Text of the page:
L.A. Opera’s culmination of Richard Wagner’s The Ring of the Nibelungen is not only the fourth, final and finest installment of the four part Ring Cycle, but goddamn, Götterdämmerung is the greatest opera I’ve ever seen in my entire life!!! In terms of its breathtaking design, staging, mise-en-scene, special effects, costuming, performances, hidden message and of course Wagner’s virtuoso music, director/ designer Achim Freyer surpasses himself with his tour-de-force Twilight of the Gods (as Götterdämmerung is called in English).
Götterdämmerung is the endtimes gospel according to the ancient Germanic and Nordic myths, as retold in libretto and stirring musicality by Wagner, and here intepreted by the brilliant Freyer. The complex, intricate plot of the gold stolen from the Rhinemaidens and forged by the dwarf Alberich into a magical, omnipotent ring that begins in the Ring Cycle’s first installment, Das Rheingold, which L.A. Opera opened back in February, 2009, reaches its conclusion in Götterdämmerung. The Ring’s second installment, Die Walkure, depicted Wagner’s rousing The Ride of the Valkyries, as the chief god Wotan punishes his daughter the winged women warrior Brünnhilde (soprano Linda Watson who reprises her role in Twilight) for perceived disobedience. In Siegfried, the third installment, heroic but not too bright Siegfried (heldentenor John Treleaven also returns in Twilight) rescues and weds Brünnhilde.
(Spoiler alert:) Götterdämmerung unfolds with all the high drama of Shakesperean tragedy: If Wotan’s (aka Odin, as all Thor comicbook readers know) misbegotten treatment of Brünnhilde suggests King Lear’s similarly misguided actions towards his loving, loyal daughter Cordelia, Twilight calls to mind Othello. As in the latter, wherein the insidious, envious Iago schemes to split Othello and his bride Desdemona up, the misshapen Alberich (baritone Richard Paul Fink in his L.A. Opera debut), Hagen (bass Eric Halfvarson, who has also played several other roles in L.A. Opera’s Ring Cycle) and Gunther (bass-baritone Alan Held, who previously portrayed Wotan) cunningly conspire to divide Siegfried and Brünnhilde, with similarly disastrous results. Siegfried may have brawn, but not enough brain, and this Twilight tale ultimately, inexorably leads to what Christians call the Apocalypse, and ancient Scandinavians and Germans called “Ragnorak”: The destruction of the gods’ fortress of Valhalla and the deities’ downfall.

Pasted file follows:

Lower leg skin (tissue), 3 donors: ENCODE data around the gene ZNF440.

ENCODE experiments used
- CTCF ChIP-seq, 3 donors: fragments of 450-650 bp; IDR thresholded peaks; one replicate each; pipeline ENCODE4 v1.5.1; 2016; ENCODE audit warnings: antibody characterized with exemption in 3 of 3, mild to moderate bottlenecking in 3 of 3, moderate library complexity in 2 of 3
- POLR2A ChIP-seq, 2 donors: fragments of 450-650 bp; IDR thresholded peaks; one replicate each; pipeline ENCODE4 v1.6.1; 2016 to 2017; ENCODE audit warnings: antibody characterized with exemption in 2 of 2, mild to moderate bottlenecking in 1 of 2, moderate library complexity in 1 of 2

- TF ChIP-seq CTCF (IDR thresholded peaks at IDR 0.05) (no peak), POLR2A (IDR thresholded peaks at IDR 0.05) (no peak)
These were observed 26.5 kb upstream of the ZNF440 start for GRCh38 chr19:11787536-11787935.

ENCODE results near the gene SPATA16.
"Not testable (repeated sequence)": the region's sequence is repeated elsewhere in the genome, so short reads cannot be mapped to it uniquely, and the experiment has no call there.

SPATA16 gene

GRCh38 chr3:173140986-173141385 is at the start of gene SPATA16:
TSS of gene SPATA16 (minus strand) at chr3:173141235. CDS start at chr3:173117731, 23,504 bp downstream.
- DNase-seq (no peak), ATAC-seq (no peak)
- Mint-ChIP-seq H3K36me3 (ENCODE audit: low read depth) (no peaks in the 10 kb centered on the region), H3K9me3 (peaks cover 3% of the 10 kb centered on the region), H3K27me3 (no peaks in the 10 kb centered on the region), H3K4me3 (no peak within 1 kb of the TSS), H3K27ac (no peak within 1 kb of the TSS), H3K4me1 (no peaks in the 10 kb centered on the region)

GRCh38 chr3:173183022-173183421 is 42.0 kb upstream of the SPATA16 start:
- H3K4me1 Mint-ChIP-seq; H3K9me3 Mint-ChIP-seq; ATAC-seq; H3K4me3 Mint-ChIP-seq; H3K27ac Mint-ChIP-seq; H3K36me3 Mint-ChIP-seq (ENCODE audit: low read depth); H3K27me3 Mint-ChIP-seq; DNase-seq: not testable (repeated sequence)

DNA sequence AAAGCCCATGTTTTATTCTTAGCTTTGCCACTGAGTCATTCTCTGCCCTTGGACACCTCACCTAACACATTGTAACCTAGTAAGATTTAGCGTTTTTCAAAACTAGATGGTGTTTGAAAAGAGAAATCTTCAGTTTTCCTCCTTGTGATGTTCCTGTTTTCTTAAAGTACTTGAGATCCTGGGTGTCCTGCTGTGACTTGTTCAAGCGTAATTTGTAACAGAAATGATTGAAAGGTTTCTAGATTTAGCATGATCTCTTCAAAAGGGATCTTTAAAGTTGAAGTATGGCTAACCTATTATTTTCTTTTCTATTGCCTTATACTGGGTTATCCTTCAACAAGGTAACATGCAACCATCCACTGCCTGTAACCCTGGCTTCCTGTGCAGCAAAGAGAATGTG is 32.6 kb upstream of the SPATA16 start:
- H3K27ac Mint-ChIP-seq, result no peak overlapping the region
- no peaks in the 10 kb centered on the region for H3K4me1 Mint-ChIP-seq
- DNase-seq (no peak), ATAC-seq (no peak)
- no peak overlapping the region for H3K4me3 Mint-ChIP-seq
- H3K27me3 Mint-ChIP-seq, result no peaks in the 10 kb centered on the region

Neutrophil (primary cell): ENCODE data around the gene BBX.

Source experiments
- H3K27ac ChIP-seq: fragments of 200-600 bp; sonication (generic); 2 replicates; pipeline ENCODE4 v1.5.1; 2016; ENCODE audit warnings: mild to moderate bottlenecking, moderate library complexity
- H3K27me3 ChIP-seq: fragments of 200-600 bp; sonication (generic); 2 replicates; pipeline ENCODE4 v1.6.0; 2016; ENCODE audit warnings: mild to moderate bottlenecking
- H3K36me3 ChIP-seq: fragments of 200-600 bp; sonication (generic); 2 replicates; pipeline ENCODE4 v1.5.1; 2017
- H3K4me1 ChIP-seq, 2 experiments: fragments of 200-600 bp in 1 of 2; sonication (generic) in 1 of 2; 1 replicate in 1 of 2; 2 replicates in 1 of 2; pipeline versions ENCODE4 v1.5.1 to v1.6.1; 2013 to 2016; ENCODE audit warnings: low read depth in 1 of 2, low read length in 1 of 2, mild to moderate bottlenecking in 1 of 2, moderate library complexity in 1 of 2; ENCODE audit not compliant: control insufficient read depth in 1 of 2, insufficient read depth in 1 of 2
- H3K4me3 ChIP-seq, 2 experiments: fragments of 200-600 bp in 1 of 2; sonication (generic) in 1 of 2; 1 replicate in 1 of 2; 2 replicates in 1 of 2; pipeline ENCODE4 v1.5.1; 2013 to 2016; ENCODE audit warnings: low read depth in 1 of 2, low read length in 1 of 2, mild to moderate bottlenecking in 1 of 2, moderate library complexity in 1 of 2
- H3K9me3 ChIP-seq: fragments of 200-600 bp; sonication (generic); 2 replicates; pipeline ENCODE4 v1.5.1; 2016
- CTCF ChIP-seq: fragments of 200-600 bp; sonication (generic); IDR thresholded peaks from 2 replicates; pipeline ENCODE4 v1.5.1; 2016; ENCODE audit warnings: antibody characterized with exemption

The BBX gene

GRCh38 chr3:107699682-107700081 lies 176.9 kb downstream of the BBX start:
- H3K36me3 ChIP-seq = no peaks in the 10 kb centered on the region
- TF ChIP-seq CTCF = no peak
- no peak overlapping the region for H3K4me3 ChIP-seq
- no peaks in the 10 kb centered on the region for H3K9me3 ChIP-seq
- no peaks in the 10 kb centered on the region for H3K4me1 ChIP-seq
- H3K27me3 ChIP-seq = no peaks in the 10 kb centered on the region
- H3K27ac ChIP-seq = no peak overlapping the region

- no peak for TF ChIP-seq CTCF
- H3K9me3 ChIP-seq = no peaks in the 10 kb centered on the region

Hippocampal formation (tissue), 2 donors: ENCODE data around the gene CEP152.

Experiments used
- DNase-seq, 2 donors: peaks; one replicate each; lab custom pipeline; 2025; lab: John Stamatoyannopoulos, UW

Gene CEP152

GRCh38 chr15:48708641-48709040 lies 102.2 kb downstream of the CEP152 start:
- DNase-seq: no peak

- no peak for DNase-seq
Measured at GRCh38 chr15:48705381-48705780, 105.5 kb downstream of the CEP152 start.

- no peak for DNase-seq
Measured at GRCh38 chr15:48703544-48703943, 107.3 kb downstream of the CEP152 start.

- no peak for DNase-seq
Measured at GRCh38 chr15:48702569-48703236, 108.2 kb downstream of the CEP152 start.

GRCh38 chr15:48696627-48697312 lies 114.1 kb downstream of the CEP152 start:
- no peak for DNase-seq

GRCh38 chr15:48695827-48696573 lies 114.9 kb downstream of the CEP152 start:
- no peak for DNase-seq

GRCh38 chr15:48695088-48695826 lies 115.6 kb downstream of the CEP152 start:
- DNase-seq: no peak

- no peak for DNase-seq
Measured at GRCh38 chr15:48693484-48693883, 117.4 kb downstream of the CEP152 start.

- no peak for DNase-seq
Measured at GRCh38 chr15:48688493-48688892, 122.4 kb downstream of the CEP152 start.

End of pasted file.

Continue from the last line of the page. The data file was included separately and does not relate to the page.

Much has been made of Freyer’s avante garde style and sensibility, with a Star Wars and Blue Man Group panache replacing traditional iron horned helmets, breastplates and other operatic conventions, which opera purists scorned. But what I think is far more important is the content of the Cycle and Freyer’s interpretation of it, and why this opera which premiered in 1869 remains relevant for our times. The key is that Freyer, born in Germany in 1934, was a “meisterschuler” – a sort of star student – of leftwing playwright Bertolt Brecht, arguably the 20th century’s Shakespeare. Freyer presented productions at the fabled Berliner Ensemble, which is to Germany what the Group Theatre is to America. However, unlike the Group, which was chronically plagued by underfunding, the Berliner Ensemble was the German Democratic Republic’s national theater, and with the GDR’s state subsidized support, the Ensemble could rehearse shows a full year before premiering them.
The anti-fascist Brecht, who’d married Jewish actress Helene Weigel, fled the Nazis in 1933, relocating to Denmark until Hitler invaded there, moving on to Finland until Germany struck, then crossing the vast Soviet Union until he departed on the very last passenger ship out of Vladivostok before the Nazis invaded the U.S.S.R. Brecht wound up at Santa Monica, co-wrote Fritz Lang’s 1943 anti-Nazi film Hangmen Also Die! , but then fled persecution by the House Un-American Activities Committee in 1947. Eventually Brecht established the Berliner Ensemble at East Berlin, in the GDR (aka “East Germany”).